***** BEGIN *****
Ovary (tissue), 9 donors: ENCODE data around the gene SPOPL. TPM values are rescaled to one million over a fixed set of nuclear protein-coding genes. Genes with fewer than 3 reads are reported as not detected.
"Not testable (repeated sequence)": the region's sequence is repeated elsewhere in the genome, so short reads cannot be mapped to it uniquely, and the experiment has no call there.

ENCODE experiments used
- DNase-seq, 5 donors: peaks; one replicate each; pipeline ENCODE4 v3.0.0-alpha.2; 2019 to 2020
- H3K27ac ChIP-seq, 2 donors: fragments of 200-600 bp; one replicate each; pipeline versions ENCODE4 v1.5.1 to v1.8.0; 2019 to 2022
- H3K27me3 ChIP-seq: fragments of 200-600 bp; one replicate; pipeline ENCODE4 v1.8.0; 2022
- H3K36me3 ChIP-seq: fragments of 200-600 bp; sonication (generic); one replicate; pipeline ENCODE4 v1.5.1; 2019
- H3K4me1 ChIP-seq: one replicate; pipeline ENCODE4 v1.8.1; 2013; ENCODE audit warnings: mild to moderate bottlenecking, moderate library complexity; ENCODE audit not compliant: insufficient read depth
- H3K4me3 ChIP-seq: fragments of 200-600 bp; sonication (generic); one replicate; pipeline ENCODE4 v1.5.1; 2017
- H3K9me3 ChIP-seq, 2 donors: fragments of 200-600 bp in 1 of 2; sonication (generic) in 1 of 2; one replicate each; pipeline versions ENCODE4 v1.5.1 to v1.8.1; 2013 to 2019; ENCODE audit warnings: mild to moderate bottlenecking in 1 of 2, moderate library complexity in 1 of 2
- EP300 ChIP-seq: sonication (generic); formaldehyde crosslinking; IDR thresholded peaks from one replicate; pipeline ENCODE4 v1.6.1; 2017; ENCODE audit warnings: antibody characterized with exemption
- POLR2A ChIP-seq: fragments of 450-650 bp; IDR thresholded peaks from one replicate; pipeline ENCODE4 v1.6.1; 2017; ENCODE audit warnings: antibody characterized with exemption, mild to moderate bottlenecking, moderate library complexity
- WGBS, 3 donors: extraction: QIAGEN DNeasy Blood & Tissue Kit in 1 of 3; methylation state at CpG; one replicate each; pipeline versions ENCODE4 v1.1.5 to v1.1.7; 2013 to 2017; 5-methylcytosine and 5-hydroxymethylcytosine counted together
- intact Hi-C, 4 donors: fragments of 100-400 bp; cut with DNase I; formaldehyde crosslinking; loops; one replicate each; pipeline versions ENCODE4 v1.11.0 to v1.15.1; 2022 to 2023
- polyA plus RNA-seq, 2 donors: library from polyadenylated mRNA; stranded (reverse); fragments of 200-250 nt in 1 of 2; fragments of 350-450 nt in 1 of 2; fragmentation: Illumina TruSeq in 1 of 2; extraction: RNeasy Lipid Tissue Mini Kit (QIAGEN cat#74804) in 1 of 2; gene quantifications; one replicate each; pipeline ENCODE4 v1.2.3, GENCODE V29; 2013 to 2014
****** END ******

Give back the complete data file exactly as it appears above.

Ovary (tissue), 9 donors: ENCODE data around the gene SPOPL. TPM values are rescaled to one million over a fixed set of nuclear protein-coding genes. Genes with fewer than 3 reads are reported as not detected.
"Not testable (repeated sequence)": the region's sequence is repeated elsewhere in the genome, so short reads cannot be mapped to it uniquely, and the experiment has no call there.

ENCODE experiments used
- DNase-seq, 5 donors: peaks; one replicate each; pipeline ENCODE4 v3.0.0-alpha.2; 2019 to 2020
- H3K27ac ChIP-seq, 2 donors: fragments of 200-600 bp; one replicate each; pipeline versions ENCODE4 v1.5.1 to v1.8.0; 2019 to 2022
- H3K27me3 ChIP-seq: fragments of 200-600 bp; one replicate; pipeline ENCODE4 v1.8.0; 2022
- H3K36me3 ChIP-seq: fragments of 200-600 bp; sonication (generic); one replicate; pipeline ENCODE4 v1.5.1; 2019
- H3K4me1 ChIP-seq: one replicate; pipeline ENCODE4 v1.8.1; 2013; ENCODE audit warnings: mild to moderate bottlenecking, moderate library complexity; ENCODE audit not compliant: insufficient read depth
- H3K4me3 ChIP-seq: fragments of 200-600 bp; sonication (generic); one replicate; pipeline ENCODE4 v1.5.1; 2017
- H3K9me3 ChIP-seq, 2 donors: fragments of 200-600 bp in 1 of 2; sonication (generic) in 1 of 2; one replicate each; pipeline versions ENCODE4 v1.5.1 to v1.8.1; 2013 to 2019; ENCODE audit warnings: mild to moderate bottlenecking in 1 of 2, moderate library complexity in 1 of 2
- EP300 ChIP-seq: sonication (generic); formaldehyde crosslinking; IDR thresholded peaks from one replicate; pipeline ENCODE4 v1.6.1; 2017; ENCODE audit warnings: antibody characterized with exemption
- POLR2A ChIP-seq: fragments of 450-650 bp; IDR thresholded peaks from one replicate; pipeline ENCODE4 v1.6.1; 2017; ENCODE audit warnings: antibody characterized with exemption, mild to moderate bottlenecking, moderate library complexity
- WGBS, 3 donors: extraction: QIAGEN DNeasy Blood & Tissue Kit in 1 of 3; methylation state at CpG; one replicate each; pipeline versions ENCODE4 v1.1.5 to v1.1.7; 2013 to 2017; 5-methylcytosine and 5-hydroxymethylcytosine counted together
- intact Hi-C, 4 donors: fragments of 100-400 bp; cut with DNase I; formaldehyde crosslinking; loops; one replicate each; pipeline versions ENCODE4 v1.11.0 to v1.15.1; 2022 to 2023
- polyA plus RNA-seq, 2 donors: library from polyadenylated mRNA; stranded (reverse); fragments of 200-250 nt in 1 of 2; fragments of 350-450 nt in 1 of 2; fragmentation: Illumina TruSeq in 1 of 2; extraction: RNeasy Lipid Tissue Mini Kit (QIAGEN cat#74804) in 1 of 2; gene quantifications; one replicate each; pipeline ENCODE4 v1.2.3, GENCODE V29; 2013 to 2014